Little auk — SATURDAY, Aug. 8 2009— Folklorist/musicologist Alan / Title girl of 1906 L. Frank Baum novel / 1989 Broadway monodrama
Saturday, August 8, 2009
Constructor: Karen M. Tracey
Relative difficulty: Medium
Word of the Day: DOVEKIE (25A: Little auk) — A small black-and-white sea bird (Alle alle) of the Arctic and northern Atlantic oceans, having a short bill and a stout body. Also called little auk.
More than almost any other constructor, Karen Tracey speaks my puzzle language. For whatever reasons, even when a puzzle is reasonably tough (as today's was), I feel like I'm on her wavelength. Despite a few nutso words, this puzzle was expertly filled. Wildly inventive and a joy to solve. Easily the best puzzle of the week (admittedly, the competition hasn't been too tough). Speaking of PUZZLES (49A: Stumps) — Z Square! That's hot. That corner was the last to fall, and part of the reason it didn't fall quickly was that I couldn't believe there'd be Even More Scrabbly letters. Just seemed like piling on. So instead of NUZZLES (my first thought for 36D: Is an affectionate pooch) I went with NESTLES. Lesson: committing to wrong answers is about the most confounding thing you can do as a solver. Paradox: on tough puzzles, you often have to commit to answers you aren't sure about if you want anything to budge. Just be careful about how *hard* you commit. Since NESTLES didn't do much for me, I had no real trouble getting rid of it. Really, really wish I could have understood the chronological (not geographical) meaning of "setting" in 46A: "The Great Gatsby" setting (Jazz Age) much earlier than I did.
Two answers that were so crazy-looking I had to look them up when I was done to confirm that they were real. First, DOVEKIE. If all the crosses hadn't been unimpeachable, I'd have been worried here. I wondered briefly if I'd spelled MAZURKA right (5D: One of 58 Chopin compositions). Then across the pond we've got ULAN-UDE, which looks like a random collection of letters to me. I've heard of ULAN BATOR, but this one was very, very new to me (24A: Capital of the Buryat Republic). Didn't recognize and couldn't place "Buryat," so I was pretty much a dead man on this answer. Bring in the crosses! Luckily, all gettable (hallmark of a well-constructed puzzle — crazy-ass words have rock solid, reasonably easily identifiable crosses). LOMAX (41D: Folklorist/musicologist Alan) and KLEIN (18D: German mathematician who lent his name to a "bottle") round out my "???" answers for the day.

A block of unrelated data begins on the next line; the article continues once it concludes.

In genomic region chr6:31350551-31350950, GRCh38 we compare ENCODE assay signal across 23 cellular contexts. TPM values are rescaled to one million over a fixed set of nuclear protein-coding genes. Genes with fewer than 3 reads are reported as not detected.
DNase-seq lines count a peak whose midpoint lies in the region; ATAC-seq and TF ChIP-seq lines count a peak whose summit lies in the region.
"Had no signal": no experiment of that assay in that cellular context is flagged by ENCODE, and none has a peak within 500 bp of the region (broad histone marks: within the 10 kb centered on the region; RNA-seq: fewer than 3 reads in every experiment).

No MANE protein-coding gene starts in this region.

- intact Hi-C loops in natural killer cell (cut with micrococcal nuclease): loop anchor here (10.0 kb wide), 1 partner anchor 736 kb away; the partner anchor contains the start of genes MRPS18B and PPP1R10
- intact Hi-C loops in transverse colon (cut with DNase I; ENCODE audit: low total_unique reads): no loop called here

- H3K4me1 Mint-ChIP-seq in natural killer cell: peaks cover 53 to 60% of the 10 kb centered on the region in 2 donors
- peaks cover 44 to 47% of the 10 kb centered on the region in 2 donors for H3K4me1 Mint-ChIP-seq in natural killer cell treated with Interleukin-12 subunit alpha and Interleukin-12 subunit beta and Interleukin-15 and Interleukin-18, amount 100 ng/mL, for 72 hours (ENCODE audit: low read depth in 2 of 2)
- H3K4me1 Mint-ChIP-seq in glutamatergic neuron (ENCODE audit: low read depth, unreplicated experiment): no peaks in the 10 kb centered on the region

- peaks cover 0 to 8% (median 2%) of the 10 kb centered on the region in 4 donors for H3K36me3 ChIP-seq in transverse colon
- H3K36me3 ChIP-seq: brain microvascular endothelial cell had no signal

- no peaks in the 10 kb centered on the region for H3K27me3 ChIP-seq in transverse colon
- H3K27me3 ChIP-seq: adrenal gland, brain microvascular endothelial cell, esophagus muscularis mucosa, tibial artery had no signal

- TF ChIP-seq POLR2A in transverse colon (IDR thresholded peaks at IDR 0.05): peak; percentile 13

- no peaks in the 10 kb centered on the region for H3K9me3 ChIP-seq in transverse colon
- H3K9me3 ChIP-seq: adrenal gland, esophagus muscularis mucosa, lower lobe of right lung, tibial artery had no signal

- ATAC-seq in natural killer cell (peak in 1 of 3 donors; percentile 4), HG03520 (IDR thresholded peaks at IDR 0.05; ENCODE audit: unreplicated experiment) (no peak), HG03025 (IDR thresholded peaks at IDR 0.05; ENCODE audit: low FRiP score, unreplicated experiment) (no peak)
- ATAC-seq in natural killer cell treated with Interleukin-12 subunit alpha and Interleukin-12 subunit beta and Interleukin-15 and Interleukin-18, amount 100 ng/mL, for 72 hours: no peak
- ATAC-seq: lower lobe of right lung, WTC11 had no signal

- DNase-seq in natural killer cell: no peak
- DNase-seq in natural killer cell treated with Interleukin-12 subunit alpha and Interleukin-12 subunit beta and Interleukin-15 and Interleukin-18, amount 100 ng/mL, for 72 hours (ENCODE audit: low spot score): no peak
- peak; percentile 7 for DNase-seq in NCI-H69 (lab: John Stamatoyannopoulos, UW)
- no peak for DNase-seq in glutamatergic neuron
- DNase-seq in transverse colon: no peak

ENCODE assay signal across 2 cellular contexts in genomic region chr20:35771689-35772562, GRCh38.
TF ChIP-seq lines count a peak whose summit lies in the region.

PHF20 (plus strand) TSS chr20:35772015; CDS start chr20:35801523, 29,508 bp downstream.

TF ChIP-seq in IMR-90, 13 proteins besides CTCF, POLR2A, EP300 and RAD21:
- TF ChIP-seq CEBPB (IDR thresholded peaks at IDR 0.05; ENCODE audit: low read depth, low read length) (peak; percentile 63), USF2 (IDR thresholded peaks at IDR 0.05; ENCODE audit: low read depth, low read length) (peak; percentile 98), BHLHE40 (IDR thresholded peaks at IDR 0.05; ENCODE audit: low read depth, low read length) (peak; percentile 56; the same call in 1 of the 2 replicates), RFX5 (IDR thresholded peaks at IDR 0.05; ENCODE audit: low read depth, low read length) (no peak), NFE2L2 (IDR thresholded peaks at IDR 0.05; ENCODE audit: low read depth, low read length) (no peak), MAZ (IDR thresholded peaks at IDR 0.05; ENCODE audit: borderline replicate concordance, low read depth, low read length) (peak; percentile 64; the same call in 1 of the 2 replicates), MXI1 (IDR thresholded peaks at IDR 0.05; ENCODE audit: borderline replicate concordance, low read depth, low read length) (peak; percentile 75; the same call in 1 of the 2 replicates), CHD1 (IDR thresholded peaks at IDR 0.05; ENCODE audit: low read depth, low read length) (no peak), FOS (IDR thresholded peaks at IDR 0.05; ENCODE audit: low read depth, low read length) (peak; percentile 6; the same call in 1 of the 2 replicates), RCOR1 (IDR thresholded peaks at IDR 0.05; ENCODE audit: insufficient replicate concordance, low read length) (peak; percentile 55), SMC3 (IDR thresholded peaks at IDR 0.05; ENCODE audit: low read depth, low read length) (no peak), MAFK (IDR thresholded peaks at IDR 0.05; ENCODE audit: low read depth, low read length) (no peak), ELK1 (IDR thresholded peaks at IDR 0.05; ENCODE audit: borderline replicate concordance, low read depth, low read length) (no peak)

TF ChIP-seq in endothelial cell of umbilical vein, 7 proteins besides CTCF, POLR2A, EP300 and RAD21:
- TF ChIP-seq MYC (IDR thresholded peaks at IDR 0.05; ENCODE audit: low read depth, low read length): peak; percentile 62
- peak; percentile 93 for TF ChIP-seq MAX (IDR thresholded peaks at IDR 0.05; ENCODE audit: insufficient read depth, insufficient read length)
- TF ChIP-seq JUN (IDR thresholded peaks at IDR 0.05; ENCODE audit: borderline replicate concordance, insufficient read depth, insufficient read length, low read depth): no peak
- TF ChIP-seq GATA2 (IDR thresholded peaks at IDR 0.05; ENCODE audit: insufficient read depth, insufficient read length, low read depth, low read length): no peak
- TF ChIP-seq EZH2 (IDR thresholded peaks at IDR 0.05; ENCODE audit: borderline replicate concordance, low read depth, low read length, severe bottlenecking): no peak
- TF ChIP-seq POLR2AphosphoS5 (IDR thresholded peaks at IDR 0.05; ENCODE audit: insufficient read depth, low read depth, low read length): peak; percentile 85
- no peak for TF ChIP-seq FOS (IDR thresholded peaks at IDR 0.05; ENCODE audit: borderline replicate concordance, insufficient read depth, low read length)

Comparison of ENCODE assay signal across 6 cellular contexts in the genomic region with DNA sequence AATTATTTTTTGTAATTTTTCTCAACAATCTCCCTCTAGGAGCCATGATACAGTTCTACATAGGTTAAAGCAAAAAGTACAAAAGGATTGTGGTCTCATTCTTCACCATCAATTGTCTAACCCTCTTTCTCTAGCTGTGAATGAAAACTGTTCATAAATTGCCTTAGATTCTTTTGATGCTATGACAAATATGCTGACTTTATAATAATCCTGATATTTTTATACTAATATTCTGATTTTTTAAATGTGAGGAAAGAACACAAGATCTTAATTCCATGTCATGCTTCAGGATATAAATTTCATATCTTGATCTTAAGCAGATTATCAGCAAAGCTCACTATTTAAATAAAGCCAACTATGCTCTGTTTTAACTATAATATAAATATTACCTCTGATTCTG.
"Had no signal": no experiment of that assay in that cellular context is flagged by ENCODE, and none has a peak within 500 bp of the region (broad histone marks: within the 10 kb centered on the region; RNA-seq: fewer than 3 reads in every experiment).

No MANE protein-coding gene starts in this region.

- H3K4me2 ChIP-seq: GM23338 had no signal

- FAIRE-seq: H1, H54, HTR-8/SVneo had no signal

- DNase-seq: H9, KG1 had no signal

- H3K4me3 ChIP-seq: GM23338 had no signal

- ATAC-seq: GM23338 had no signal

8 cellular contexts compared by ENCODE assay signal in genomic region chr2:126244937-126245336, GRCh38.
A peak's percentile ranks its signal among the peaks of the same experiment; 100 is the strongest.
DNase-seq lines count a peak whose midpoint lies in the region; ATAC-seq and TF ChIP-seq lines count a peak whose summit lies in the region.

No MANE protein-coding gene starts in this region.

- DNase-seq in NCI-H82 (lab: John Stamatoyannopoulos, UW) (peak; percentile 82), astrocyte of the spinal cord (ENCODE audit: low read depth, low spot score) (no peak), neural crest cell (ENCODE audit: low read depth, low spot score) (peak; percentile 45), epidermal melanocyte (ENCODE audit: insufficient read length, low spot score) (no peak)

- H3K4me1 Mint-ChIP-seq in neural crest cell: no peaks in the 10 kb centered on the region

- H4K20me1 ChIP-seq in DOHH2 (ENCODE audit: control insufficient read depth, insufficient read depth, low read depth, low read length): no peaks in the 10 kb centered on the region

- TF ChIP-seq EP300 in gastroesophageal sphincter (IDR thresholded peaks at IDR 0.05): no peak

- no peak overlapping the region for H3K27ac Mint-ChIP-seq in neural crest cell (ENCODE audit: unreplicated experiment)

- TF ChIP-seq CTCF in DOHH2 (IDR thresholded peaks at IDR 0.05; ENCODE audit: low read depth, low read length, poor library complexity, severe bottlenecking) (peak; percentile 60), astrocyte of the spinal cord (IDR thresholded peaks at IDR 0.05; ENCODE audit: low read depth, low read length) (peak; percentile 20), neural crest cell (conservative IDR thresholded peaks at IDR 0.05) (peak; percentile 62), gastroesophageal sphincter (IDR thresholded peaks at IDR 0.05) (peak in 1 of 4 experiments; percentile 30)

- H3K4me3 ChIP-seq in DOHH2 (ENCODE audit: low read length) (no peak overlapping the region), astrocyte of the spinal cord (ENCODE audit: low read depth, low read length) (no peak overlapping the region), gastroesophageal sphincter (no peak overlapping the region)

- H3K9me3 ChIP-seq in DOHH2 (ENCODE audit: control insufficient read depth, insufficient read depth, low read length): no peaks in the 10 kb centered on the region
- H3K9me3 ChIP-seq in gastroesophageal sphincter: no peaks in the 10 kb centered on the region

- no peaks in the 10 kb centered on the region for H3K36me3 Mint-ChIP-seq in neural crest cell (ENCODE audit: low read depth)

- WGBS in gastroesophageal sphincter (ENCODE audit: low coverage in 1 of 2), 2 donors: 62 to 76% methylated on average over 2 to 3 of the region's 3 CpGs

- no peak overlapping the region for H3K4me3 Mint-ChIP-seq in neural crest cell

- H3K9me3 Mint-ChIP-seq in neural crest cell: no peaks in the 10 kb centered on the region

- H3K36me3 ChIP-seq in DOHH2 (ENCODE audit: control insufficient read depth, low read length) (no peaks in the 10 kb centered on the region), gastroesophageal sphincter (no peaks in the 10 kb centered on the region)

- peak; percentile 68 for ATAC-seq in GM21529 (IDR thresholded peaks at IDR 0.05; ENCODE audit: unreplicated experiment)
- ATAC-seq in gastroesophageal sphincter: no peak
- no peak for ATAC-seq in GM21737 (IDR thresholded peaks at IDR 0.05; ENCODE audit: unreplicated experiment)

Bunch of gimmes helped me get traction. Among them, FRAG is my favorite (10A: Wound, in a way, as a fellow G.I.). BRET Easton Ellis wrote "American Psycho," among other things. Super easy. EL DUQUE (21A: Pitcher Orlando Hernandez's nickname) looks great in the grid, but there's hardly any way to clue it that diminishes its gimmeness, and it's a fat, fat gimme, i.e. it gives you a "Q" (which made QUARTET easy ... the RAJ part came later, 11D: "The Jewel in the Crown" begins it, with "The"). The weirdest, most mysterious gimme of the puzzle has to be PREJEAN (40D: Real-life death penalty opponent played by Sarandon in "Dead Man Walking"). I pulled that one out of Thin Air, with no crosses. As I was saying to myself, "oh, that's Sister somebody," PREJEAN leapt to mind. "No ... is that it?" Tested it and immediately confirmed the "J" off of JARHEAD (50A: 2003 Anthony Swofford Gulf war memoir made into a 2005 film). Amazing luck that allowed me to tear down the SE corner lickety-split.